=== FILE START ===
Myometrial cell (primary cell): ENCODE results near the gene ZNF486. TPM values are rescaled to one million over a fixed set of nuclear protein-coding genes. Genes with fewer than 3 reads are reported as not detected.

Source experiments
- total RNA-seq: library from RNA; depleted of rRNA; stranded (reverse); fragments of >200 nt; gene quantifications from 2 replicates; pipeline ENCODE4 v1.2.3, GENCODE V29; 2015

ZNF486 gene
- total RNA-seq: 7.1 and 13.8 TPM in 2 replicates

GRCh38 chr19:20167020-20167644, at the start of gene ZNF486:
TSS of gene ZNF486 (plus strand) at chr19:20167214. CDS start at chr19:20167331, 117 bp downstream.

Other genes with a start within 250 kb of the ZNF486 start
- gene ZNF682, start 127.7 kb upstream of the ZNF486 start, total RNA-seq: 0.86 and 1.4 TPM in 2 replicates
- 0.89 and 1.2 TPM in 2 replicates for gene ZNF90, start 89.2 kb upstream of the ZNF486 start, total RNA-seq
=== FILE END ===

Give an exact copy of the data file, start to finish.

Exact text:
Myometrial cell (primary cell): ENCODE results near the gene ZNF486. TPM values are rescaled to one million over a fixed set of nuclear protein-coding genes. Genes with fewer than 3 reads are reported as not detected.

Source experiments
- total RNA-seq: library from RNA; depleted of rRNA; stranded (reverse); fragments of >200 nt; gene quantifications from 2 replicates; pipeline ENCODE4 v1.2.3, GENCODE V29; 2015

ZNF486 gene
- total RNA-seq: 7.1 and 13.8 TPM in 2 replicates

GRCh38 chr19:20167020-20167644, at the start of gene ZNF486:
TSS of gene ZNF486 (plus strand) at chr19:20167214. CDS start at chr19:20167331, 117 bp downstream.

Other genes with a start within 250 kb of the ZNF486 start
- gene ZNF682, start 127.7 kb upstream of the ZNF486 start, total RNA-seq: 0.86 and 1.4 TPM in 2 replicates
- 0.89 and 1.2 TPM in 2 replicates for gene ZNF90, start 89.2 kb upstream of the ZNF486 start, total RNA-seq